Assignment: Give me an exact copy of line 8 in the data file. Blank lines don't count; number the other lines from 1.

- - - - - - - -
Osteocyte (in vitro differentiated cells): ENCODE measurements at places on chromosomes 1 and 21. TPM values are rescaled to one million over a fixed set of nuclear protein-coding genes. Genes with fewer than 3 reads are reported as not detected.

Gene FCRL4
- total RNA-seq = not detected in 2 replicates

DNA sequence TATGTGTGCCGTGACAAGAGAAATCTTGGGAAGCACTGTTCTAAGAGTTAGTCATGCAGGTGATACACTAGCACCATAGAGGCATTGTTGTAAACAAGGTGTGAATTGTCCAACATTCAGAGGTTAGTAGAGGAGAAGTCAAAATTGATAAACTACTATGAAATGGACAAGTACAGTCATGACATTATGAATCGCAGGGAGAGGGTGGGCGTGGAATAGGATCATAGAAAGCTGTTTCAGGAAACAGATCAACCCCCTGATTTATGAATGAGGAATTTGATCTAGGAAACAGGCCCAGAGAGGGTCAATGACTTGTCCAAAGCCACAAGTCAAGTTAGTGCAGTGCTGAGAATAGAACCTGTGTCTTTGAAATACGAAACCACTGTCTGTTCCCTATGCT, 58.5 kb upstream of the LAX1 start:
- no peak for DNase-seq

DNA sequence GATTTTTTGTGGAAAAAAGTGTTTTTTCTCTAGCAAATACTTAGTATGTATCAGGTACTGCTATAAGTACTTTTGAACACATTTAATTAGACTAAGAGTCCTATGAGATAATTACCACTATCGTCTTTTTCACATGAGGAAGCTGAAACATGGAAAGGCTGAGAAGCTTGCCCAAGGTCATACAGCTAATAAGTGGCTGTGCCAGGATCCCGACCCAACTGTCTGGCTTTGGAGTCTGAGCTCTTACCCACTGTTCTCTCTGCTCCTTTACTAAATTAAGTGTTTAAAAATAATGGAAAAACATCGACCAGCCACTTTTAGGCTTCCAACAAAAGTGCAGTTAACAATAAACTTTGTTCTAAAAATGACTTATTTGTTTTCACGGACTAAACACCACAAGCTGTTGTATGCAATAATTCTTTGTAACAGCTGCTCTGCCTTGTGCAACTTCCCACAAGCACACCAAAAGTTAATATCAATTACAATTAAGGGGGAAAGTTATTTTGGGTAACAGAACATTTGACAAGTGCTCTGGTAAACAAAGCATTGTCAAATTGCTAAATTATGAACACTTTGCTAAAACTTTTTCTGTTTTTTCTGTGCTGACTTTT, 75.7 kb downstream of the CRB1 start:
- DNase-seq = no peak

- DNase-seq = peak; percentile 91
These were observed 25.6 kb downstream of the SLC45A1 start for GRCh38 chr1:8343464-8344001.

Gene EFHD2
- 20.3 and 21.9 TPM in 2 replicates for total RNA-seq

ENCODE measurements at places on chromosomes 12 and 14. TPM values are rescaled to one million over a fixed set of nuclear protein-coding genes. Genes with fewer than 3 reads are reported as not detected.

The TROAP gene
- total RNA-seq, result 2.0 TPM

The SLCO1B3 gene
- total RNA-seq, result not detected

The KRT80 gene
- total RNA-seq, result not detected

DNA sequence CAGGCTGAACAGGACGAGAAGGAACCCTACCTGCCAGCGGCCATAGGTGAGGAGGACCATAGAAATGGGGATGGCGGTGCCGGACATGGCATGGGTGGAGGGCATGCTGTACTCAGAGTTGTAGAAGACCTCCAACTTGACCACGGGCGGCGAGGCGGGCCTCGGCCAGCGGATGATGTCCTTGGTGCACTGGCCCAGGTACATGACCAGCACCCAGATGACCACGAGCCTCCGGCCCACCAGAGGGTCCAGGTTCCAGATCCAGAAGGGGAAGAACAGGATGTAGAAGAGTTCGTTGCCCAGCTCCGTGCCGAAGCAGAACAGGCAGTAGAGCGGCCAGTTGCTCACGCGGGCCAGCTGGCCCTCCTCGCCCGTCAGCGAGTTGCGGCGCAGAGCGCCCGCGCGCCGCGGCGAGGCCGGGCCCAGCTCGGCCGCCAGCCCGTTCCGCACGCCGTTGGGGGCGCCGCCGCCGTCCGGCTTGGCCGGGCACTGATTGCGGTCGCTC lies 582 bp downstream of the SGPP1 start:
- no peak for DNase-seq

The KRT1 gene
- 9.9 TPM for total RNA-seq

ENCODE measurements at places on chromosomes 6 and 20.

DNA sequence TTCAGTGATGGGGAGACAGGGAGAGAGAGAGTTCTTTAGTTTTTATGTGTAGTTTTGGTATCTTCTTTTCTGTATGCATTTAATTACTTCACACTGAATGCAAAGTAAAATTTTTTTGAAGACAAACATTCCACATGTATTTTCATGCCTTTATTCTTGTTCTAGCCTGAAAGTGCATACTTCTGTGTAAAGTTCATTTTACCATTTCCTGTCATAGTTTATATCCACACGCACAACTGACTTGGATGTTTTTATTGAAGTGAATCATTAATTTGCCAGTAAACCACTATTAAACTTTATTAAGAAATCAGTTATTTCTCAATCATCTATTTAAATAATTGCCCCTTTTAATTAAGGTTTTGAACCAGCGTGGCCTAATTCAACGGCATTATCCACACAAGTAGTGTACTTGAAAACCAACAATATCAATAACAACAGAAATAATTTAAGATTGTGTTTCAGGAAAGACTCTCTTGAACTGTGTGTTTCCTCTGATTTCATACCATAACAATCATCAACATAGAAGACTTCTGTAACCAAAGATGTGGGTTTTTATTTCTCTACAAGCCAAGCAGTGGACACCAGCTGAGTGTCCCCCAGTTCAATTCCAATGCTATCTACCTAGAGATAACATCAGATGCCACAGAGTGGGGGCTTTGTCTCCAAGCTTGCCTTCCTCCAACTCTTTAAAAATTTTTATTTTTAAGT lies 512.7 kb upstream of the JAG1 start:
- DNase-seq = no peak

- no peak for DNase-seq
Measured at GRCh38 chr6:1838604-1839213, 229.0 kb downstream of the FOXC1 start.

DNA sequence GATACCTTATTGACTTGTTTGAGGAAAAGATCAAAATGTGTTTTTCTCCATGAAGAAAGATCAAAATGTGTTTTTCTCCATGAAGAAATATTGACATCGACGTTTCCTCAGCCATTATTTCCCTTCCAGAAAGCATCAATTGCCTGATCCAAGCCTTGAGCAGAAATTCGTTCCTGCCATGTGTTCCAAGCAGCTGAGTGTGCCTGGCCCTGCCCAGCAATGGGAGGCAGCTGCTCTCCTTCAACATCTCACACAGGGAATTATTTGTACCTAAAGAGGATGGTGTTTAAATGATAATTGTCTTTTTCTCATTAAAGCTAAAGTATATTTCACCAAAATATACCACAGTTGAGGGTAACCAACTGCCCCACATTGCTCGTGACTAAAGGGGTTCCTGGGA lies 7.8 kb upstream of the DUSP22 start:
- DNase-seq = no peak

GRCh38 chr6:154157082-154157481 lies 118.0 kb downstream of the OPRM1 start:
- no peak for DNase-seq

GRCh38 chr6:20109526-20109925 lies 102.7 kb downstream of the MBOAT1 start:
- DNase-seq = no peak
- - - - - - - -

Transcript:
- DNase-seq = peak; percentile 91